Since the original SVEP was put in place during the Obama administration, OSHA’s attorneys have said, often and loudly, that they will not negotiate over inclusion in the SVEP, according to Bailey. She argues that this leaves employers between a rock and a hard place—decide to accept citations that may land them to inclusion in the SVEP or incur the cost, angst and uncertainty that comes with litigation? The situation is most acute for employers with multiple facilities because they face the most risk of being hit with repeat or willful violations, she notes.

Bailey emphasizes that OSHA does not recognize or acknowledge the costs of business damage that willful, repeat or SVEP violations can cause employers or their employees, who may have to face layoffs stemming from the business losses incurred as a result.

In addition, when it comes to being sued for placing an employer in the program, OSHA also loses the ability to negotiate corporate-wide abatement of hazards in a settlement agreement. Specifically, she explains that if an employer decides to litigate and loses, the employer will likely be required to abate the alleged hazards only at the cited facility or worksite.

“Had the case been settled, such that the employer was not included in SVEP, the employer might have been willing to revamp training, work practices, engage a third-party consultant to assist in addressing particular hazards, or otherwise address a hazard on a corporate-wide basis,” she says.

Taking Proactive Steps

Of course, the best way to avoid being charged with repeat and willful violations is being able to prove you have exercised due diligence in trying to create a safe working environment in the first place.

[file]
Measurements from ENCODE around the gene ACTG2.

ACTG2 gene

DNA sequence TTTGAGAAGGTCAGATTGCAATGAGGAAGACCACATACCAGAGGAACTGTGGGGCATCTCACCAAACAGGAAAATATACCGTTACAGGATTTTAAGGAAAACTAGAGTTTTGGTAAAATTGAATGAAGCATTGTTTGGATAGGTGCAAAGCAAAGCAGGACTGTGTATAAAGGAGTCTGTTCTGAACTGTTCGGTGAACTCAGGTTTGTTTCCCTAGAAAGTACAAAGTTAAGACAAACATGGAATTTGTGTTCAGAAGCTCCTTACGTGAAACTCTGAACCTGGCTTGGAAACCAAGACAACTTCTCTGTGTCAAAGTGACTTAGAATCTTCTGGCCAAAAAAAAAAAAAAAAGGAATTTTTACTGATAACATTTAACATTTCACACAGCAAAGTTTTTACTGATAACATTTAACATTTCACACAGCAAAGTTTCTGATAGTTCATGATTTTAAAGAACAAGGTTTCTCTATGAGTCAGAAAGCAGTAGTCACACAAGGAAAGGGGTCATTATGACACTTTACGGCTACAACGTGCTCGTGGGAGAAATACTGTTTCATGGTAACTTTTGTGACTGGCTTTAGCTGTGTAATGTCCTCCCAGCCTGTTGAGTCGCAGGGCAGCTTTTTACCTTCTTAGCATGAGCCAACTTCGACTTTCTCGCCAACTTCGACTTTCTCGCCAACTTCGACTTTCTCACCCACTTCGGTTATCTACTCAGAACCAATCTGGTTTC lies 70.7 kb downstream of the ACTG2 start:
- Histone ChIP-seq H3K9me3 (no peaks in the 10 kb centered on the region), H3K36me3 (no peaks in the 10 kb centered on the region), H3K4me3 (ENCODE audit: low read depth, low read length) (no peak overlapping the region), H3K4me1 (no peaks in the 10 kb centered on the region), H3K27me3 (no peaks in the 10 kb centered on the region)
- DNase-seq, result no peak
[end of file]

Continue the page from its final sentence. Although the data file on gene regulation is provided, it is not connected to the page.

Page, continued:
Bailey suggests that employers may find it useful to retain an expert or consultant to address a specific hazard that has been found to exist throughout a company’s operations. “An evaluation showing that the employer adequately addressed a hazard or implemented the recommendations of an expert cuts against any claim from OSHA that the employer did not care about safety or the specific hazard.”

It also can be helpful for employers to engage in a site-specific auditing program assessing various hazards in the workplace because these audits can be used to show that an employer took steps to address hazards and may not have had actual knowledge that a hazard existed. (Of course, if an employer audits but fails to implement or respond to action items, that could be cited by OSHA as proof that a willful violation occurred.)

She says employers also should take steps that will allow them to present a viable unpreventable employee misconduct defense. This should include implementing a work rule or policy addressing the hazard and training employees to ensure that they know about the requirements of the work rule.

Employers are urged to take other steps as well, such as implementing active supervision or routine worksite audits, to identify violations of the rule. You should be prepared to take disciplinary action as well—such as resorting to retraining, counseling, suspension, or termination—when individual violations of the rule are identified.

Employers also will want to ensure employees understand their training, according to Bailey. Written or online tests can be used to prove that employees understood the training. Employers may need to address employees’ language proficiencies when implementing new training programs.

Another helpful preventive measure is the proper deployment of safety committees and creation of a program to encourage safety suggestions from employees. This should include consultations with employees about the safest ways to conduct particular operations, which also can show that the employer is not indifferent to workplace safety.

As with auditing, responding to employee suggestions or views may turn out to be critical for employers when faced with these situations, she adds. If the employer rejects an idea, it may need to make sure that it has a clear business justification for doing so.

If all of these elements are met, OSHA will be less able to prove that a willful violation took place and in fact may not be able to prove any violation occurred at all. In the end, an employer’s best defense against any kind of safety violation is not to incur one in the first place.